Coffee producers estimate that national crops will amount to over 800,000 quintals compared to last year s production, which amounted to 1,100,000 quintals. Thus, they believe the government will keep on importing coffee to cut the deficit
Although Venezuelan authorities claim that domestic coffee production is enough to meet demand, imports increase both in volume and in value.
Recently, Deputy Minister of Agriculture Yván Gil said that "not even a single bean" has been imported this year; yet the Nicaraguan institution in charge of coffee exports reported that Nicaragua has exported 4,400 tons of coffee to Venezuela.
According to the institution's records, the Venezuelan government has paid Nicaraguan farmers USD 26.3 million for all the coffee exports made so far this year.
While the Venezuelan government has paid USD 6,000 for every ton of Nicaraguan coffee, it only pays USD 3,774 to Venezuelan farmers for the same volume. This is one of the reasons why Venezuelan farmers have complained and expect an upward revision of prices.
However, Nicaragua is not the only country exporting coffee to Venezuela. The Venezuelan National Statistics Institute (INE) revealed that 12,023 tons of green coffee were imported from Brazil between January and May this year. Thus, Brazil is Venezuela's largest supplier.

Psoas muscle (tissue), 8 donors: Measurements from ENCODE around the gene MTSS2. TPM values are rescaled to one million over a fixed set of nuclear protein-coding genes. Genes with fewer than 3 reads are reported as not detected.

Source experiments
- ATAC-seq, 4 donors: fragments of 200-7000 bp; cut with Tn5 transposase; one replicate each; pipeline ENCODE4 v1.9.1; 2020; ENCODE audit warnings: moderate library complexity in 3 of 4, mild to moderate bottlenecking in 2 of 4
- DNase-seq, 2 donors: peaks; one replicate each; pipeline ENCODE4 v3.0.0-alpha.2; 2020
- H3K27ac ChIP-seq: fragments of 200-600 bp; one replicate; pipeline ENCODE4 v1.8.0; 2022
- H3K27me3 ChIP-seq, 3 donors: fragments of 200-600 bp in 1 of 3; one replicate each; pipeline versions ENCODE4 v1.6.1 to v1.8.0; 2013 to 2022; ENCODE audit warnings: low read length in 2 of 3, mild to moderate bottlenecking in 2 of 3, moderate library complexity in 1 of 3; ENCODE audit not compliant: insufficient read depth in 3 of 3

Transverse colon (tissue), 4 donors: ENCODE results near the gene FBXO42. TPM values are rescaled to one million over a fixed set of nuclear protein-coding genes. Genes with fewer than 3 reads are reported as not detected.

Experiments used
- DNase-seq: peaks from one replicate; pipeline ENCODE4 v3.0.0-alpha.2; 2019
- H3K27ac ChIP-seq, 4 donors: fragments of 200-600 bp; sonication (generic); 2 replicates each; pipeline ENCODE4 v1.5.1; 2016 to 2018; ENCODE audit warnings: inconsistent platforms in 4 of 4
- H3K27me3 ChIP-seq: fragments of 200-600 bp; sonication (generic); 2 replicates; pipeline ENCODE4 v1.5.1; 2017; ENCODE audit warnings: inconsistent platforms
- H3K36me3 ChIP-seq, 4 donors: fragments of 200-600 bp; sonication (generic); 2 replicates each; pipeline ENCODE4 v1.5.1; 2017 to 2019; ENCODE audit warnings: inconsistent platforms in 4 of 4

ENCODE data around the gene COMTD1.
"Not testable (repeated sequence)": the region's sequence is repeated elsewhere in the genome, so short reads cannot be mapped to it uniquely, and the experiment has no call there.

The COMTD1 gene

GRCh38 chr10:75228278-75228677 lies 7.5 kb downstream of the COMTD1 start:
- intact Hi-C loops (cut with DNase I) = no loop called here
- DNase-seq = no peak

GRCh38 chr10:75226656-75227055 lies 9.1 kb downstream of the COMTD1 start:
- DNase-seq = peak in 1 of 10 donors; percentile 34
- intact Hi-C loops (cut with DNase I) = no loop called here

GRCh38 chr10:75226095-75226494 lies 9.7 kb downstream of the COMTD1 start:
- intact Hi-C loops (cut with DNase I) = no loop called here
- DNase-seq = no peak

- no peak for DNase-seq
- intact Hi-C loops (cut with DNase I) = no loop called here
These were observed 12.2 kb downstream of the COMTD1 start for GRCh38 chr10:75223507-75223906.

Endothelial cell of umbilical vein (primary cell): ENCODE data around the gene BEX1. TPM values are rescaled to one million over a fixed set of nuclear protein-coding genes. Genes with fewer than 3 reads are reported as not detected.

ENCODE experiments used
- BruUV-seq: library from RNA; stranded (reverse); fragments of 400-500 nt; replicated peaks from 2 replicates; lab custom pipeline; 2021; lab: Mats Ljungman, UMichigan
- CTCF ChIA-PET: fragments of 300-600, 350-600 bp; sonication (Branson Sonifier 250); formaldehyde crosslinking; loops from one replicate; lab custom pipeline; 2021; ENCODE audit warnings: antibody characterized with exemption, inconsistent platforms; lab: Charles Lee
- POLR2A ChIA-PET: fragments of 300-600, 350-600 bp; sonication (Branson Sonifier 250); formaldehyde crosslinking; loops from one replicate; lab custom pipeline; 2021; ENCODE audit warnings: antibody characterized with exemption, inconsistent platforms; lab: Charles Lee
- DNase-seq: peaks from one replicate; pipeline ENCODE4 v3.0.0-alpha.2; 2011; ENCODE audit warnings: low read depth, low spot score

Coffee producers estimate that national crops will amount to over 800,000 quintals compared to last year's production, which amounted to 1,100,000 quintals. Thus, they believe the government will keep on importing coffee to cut the deficit.
A few weeks away from harvest time, coffee producers demand Venezuelan authorities to increase coffee prices, as current prices fail to meet the cost of production.
Coffee growers reported that producing one quintal of top quality coffee costs USD 335 and its price is USD 173. However, farmers said they are paid USD 158 in average.
Coffee producers' report
The Venezuelan Federation of Farmers said that the official cap on coffee prices has seriously undermined the sector's profits.
It is worth to point out that until 2008 domestic coffee production was enough to meet demand. Since then, the government has imported coffee to supply both coffee roasters and the domestic market.
Translated by Jhean Cabrera
A simple reason: there is oil galore, would suffice to explain Guyana's actions. Another explanation lies in the little or none efforts made by the Venezuelan government to thwart the move by the Guyanese. This is certainly not a new problem, but a problem only recently highlighted because oil is involved. But what other resources does the disputed area hold? For most of us it is a section on the map with black and white stripes on it, a depiction of something distant, alien, a nothingness not worth paying much attention to in geography classes back in elementary school.